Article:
1997-2003 Daimler Super V8 sedan: Future Classic

By: Joe Kenwright

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Australia's last and ultimate exposure to Daimler indulgence

1997-2003 Daimler Super V8 sedan: Future Classic
Future Classic: 1997-2003 Daimler Super V8 sedan


1997-2003 Daimler Super V8 Sedan

Australia's last and ultimate exposure to Daimler indulgence was the outrageous Super V8 saloon. Based on the Jaguar X308 series from late-1997, this 1940kg wood and leather limousine, which cost $215,500 new, was the archetypal fist wrapped in a velvet glove.

Withdrawn from local showrooms in 2003, the end seemed nigh for the Daimler badge globally until the Super 8 (based on the later Jaguar X350 series) surfaced at the end of 2005. It disappeared in 2007 with less than 900 produced, none of which were officially sold here.

Because new Jaguar owners Tata have talked about revisiting the Daimler badge for a Rolls-Royce rival, this overlooked model could face a revival.

The Super V8’s 276kW/525Nm 4.0-litre V8 with an Eaton supercharger was a worthy successor for the bigger V12 found in earlier Double Six versions. The auto transmission was upgraded to the five-speed W5A580 unit from Mercedes-Benz, which has proved more reliable than other X308 transmissions.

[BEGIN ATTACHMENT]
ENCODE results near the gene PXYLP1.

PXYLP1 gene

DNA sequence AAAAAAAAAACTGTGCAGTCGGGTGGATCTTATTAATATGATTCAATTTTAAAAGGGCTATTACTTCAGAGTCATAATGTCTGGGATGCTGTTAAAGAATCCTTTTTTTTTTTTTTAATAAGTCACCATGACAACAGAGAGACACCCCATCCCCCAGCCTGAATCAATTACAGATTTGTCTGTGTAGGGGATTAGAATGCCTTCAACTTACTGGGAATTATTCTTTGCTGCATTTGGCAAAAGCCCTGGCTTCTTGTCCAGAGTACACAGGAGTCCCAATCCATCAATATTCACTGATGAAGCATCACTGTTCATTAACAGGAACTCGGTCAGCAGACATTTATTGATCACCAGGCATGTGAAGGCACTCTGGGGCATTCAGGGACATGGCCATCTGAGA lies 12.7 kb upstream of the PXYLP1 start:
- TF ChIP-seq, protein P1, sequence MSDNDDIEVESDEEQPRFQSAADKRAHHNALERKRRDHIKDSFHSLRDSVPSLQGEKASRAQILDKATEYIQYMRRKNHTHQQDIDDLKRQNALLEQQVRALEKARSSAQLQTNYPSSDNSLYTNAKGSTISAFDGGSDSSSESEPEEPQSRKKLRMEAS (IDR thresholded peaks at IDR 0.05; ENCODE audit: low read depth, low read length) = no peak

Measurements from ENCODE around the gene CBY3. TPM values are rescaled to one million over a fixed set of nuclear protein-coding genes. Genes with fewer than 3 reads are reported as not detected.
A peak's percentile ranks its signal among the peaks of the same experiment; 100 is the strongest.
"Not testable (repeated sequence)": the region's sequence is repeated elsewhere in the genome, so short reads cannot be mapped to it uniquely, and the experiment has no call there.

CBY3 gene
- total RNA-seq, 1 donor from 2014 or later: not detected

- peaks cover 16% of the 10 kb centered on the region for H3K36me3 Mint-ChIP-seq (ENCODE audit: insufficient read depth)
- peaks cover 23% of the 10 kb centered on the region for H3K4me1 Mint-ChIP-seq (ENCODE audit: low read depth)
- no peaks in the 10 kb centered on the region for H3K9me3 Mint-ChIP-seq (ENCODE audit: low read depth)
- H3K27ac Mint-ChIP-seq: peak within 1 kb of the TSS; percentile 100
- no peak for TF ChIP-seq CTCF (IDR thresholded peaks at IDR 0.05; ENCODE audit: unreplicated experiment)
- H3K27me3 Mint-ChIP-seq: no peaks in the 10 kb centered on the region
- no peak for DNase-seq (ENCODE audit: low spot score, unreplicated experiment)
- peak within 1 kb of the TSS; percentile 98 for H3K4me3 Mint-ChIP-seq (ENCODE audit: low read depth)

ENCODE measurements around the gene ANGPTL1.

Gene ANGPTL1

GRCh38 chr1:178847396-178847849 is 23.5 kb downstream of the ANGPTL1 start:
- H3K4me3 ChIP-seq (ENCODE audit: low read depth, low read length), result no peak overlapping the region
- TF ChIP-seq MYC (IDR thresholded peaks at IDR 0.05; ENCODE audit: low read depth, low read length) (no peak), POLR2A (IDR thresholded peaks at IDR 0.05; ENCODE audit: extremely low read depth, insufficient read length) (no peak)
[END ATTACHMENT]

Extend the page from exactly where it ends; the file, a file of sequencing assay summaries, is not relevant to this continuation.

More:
Although performance and agility were dulled slightly by the longer wheelbase and extra lashings of wood and chrome, it actually wasn’t much heavier than Jaguar’s sporty XJR (1910kg), which shared its engine.

It also shared the XJR’s CATS (Computer Active Technology Suspension) that combined a more luxurious ride and sportier handling than expected in a car of this size.

Its V8 engine was its strength and weakness as earlier bore issues surfaced, which can be exacerbated by the forced induction causing excessive oil use. Many have been replaced by now. There were also early issues with timing chains, thermostats and water pumps, all generated by the switch to plastics in key areas to cut weight. New parts introduced from 1999 addressed these shortcomings and many early low-mileage examples have been retrofitted as a precautionary measure.

The late-1999 upgrade was an important one as it featured several countermeasures as well as a new engine management system for the supercharged engines for improved efficiency and reduced emissions.

Private imports have since joined local supplies and need to be checked carefully. On some, Jaguar parts, including grilles, have replaced Daimler identification in a misguided effort to make them more mainstream. These original Daimler parts can be difficult to source. Although prices have dropped below $30,000 recently, this is one case of where it is worth paying more for the best of the last.



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